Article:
- Is this CI statistically valid?
- Why are the two CIs different?
Exercise 27.5 People often struggle to eat the recommended intake of vegetables. Fritts et al. (2018) explored ways to increase vegetable intake in teens. Teens rated the taste of raw broccoli, and raw broccoli served with a specially-made dip.
Each teen (\(n = 100\)) had a pair of measurements: the taste rating of the broccoli with and without dip. Taste was assessed using a '\(100\) mm visual analog scale', where a higher score means a better taste. In summary:
- For raw broccoli, the mean taste rating was \(56.0\) (with \(s = 26.6\));
- For raw broccoli served with dip, the mean taste rating was \(61.2\) (with \(s = 28.7\)).
Because the data are paired, differences are the best way to describe the data. The mean difference in the ratings was \(5.2\), with \(\text{s.e.}(\bar{d}) = 3.06\). From this information:
- Construct a suitable numerical summary table.
- Compute the approximate \(95\)% CI for the mean difference in taste ratings.
- Is this CI statistically valid?
Exercise 27.6 Allen et al. (2018) examined the effect of exercise on smoking. Men and women were assessed on their 'intention to smoke', both before and after exercise for each subject (using two quantitative questionnaires). Smokers ('smoking at least five cigarettes per day') aged \(18\) to \(40\) were enrolled for the study. For the \(23\) women in the study, the mean intention to smoke after exercise reduced by \(0.66\) (with a standard error of \(0.37\)).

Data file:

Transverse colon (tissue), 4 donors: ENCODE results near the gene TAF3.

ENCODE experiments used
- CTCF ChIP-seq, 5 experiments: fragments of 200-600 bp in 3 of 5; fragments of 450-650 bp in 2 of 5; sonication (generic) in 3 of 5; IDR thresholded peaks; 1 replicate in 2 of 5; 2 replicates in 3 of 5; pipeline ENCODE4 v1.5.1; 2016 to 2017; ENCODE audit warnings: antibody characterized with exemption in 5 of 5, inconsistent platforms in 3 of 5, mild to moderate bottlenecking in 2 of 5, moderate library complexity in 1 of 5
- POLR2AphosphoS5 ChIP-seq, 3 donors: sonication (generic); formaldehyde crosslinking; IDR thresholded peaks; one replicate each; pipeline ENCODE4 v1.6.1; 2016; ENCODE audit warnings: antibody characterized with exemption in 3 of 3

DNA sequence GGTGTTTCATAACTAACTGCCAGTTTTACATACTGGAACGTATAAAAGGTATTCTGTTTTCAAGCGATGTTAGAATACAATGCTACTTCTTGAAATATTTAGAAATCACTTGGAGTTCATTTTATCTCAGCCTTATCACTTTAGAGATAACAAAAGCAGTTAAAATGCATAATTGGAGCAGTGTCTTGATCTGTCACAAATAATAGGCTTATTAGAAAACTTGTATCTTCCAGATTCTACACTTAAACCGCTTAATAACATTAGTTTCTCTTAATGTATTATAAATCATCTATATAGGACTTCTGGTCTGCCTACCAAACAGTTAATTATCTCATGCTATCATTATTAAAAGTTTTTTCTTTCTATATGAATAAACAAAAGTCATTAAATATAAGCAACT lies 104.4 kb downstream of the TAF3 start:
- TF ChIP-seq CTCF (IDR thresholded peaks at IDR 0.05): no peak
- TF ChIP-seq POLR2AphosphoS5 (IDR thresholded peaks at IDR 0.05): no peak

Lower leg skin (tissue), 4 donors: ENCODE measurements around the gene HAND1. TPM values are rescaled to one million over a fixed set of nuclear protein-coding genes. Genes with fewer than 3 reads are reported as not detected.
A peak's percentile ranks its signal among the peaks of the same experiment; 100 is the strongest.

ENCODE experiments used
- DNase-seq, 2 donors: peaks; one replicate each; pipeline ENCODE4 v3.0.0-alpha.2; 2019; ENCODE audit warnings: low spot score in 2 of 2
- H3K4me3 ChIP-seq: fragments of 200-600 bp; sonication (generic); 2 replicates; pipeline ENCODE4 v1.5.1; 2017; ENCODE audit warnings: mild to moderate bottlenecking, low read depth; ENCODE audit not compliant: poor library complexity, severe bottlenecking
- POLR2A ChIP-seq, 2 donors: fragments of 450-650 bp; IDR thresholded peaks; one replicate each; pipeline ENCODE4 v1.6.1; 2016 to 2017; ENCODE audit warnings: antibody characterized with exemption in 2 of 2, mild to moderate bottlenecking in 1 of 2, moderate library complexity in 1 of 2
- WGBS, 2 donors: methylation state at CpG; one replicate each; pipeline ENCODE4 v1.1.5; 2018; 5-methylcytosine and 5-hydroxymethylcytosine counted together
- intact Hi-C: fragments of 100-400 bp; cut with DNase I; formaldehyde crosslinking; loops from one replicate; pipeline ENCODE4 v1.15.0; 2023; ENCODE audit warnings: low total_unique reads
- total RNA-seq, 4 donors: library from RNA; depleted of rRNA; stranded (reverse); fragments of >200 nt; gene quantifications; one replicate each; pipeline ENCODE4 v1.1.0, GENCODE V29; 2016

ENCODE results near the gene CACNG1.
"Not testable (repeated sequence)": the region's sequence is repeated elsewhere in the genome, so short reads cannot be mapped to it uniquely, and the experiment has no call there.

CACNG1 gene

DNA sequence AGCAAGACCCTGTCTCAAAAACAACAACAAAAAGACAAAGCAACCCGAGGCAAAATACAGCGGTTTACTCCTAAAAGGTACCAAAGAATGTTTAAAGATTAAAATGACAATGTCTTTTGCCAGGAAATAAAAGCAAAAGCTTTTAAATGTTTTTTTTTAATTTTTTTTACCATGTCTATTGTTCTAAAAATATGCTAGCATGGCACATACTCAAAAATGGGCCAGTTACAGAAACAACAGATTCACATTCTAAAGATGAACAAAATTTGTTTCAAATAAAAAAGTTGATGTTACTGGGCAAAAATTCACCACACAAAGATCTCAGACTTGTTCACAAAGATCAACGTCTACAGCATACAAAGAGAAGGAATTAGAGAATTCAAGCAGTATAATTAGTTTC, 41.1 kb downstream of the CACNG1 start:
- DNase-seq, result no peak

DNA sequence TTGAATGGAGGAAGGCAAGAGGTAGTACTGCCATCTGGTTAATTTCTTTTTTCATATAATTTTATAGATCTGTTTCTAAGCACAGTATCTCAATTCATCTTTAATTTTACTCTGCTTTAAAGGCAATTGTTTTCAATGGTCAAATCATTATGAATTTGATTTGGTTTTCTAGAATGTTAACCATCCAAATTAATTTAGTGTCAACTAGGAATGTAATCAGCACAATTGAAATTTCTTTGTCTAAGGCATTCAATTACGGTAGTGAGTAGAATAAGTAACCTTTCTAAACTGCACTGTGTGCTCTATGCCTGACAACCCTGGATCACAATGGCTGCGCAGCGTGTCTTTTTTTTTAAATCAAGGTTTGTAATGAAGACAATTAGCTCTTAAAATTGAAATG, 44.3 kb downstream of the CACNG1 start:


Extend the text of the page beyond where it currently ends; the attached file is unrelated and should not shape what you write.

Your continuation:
- Find an approximate \(95\)% confidence interval for the population mean reduction in intention to smoke for women after exercising.
- Is this CI statistically valid?
Exercise 27.7 [Dataset: Anorexia
]
Young girls (\(n = 29\)) with anorexia received cognitive behavioural treatment (Hand et al. (1996)), and their weight before and after treatment were recorded.
In summary:
- Before the treatment, the mean weight was \(82.69\) pounds (\(s = 4.845\) pounds);
- After the treatment, the mean weight was \(85.70\) pounds (\(s = 8.352\) pounds).